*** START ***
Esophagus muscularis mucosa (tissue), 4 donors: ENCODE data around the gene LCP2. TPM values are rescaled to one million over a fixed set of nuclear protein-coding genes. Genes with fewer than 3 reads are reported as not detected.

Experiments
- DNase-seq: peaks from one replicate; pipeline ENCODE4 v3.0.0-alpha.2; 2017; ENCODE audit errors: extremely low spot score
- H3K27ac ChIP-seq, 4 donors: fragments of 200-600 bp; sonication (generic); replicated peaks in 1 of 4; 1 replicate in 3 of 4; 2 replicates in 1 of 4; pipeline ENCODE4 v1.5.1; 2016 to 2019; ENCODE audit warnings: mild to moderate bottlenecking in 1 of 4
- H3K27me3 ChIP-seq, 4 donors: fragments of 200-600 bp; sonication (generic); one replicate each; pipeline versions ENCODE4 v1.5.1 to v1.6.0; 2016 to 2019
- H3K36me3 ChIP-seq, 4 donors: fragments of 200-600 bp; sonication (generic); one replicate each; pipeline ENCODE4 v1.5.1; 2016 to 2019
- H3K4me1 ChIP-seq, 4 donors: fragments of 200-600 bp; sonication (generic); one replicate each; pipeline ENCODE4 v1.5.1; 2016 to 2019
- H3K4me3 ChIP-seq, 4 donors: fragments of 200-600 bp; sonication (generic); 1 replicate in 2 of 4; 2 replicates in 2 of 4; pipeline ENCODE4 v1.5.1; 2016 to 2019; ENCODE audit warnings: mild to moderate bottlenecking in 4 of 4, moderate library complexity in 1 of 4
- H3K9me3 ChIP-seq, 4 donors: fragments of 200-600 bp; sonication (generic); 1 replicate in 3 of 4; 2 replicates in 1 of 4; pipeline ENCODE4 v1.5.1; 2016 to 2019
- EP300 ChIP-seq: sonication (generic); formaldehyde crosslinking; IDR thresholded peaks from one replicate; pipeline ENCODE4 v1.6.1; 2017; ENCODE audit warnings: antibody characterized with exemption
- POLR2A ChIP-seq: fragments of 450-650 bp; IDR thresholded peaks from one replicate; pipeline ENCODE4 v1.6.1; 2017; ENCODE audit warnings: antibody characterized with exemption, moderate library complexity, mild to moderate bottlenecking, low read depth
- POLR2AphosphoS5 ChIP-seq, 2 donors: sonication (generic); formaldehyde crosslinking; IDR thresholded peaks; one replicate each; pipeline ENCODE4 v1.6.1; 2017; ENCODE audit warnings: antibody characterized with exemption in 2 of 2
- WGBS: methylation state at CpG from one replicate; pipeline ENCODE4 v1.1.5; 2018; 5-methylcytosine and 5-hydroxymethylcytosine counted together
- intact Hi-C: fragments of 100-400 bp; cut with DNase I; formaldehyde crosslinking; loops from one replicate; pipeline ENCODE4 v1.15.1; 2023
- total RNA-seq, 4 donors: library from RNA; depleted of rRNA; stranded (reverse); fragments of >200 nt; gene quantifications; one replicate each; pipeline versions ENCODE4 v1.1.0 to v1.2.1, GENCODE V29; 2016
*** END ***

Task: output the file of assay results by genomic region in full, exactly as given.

Esophagus muscularis mucosa (tissue), 4 donors: ENCODE data around the gene LCP2. TPM values are rescaled to one million over a fixed set of nuclear protein-coding genes. Genes with fewer than 3 reads are reported as not detected.

Experiments
- DNase-seq: peaks from one replicate; pipeline ENCODE4 v3.0.0-alpha.2; 2017; ENCODE audit errors: extremely low spot score
- H3K27ac ChIP-seq, 4 donors: fragments of 200-600 bp; sonication (generic); replicated peaks in 1 of 4; 1 replicate in 3 of 4; 2 replicates in 1 of 4; pipeline ENCODE4 v1.5.1; 2016 to 2019; ENCODE audit warnings: mild to moderate bottlenecking in 1 of 4
- H3K27me3 ChIP-seq, 4 donors: fragments of 200-600 bp; sonication (generic); one replicate each; pipeline versions ENCODE4 v1.5.1 to v1.6.0; 2016 to 2019
- H3K36me3 ChIP-seq, 4 donors: fragments of 200-600 bp; sonication (generic); one replicate each; pipeline ENCODE4 v1.5.1; 2016 to 2019
- H3K4me1 ChIP-seq, 4 donors: fragments of 200-600 bp; sonication (generic); one replicate each; pipeline ENCODE4 v1.5.1; 2016 to 2019
- H3K4me3 ChIP-seq, 4 donors: fragments of 200-600 bp; sonication (generic); 1 replicate in 2 of 4; 2 replicates in 2 of 4; pipeline ENCODE4 v1.5.1; 2016 to 2019; ENCODE audit warnings: mild to moderate bottlenecking in 4 of 4, moderate library complexity in 1 of 4
- H3K9me3 ChIP-seq, 4 donors: fragments of 200-600 bp; sonication (generic); 1 replicate in 3 of 4; 2 replicates in 1 of 4; pipeline ENCODE4 v1.5.1; 2016 to 2019
- EP300 ChIP-seq: sonication (generic); formaldehyde crosslinking; IDR thresholded peaks from one replicate; pipeline ENCODE4 v1.6.1; 2017; ENCODE audit warnings: antibody characterized with exemption
- POLR2A ChIP-seq: fragments of 450-650 bp; IDR thresholded peaks from one replicate; pipeline ENCODE4 v1.6.1; 2017; ENCODE audit warnings: antibody characterized with exemption, moderate library complexity, mild to moderate bottlenecking, low read depth
- POLR2AphosphoS5 ChIP-seq, 2 donors: sonication (generic); formaldehyde crosslinking; IDR thresholded peaks; one replicate each; pipeline ENCODE4 v1.6.1; 2017; ENCODE audit warnings: antibody characterized with exemption in 2 of 2
- WGBS: methylation state at CpG from one replicate; pipeline ENCODE4 v1.1.5; 2018; 5-methylcytosine and 5-hydroxymethylcytosine counted together
- intact Hi-C: fragments of 100-400 bp; cut with DNase I; formaldehyde crosslinking; loops from one replicate; pipeline ENCODE4 v1.15.1; 2023
- total RNA-seq, 4 donors: library from RNA; depleted of rRNA; stranded (reverse); fragments of >200 nt; gene quantifications; one replicate each; pipeline versions ENCODE4 v1.1.0 to v1.2.1, GENCODE V29; 2016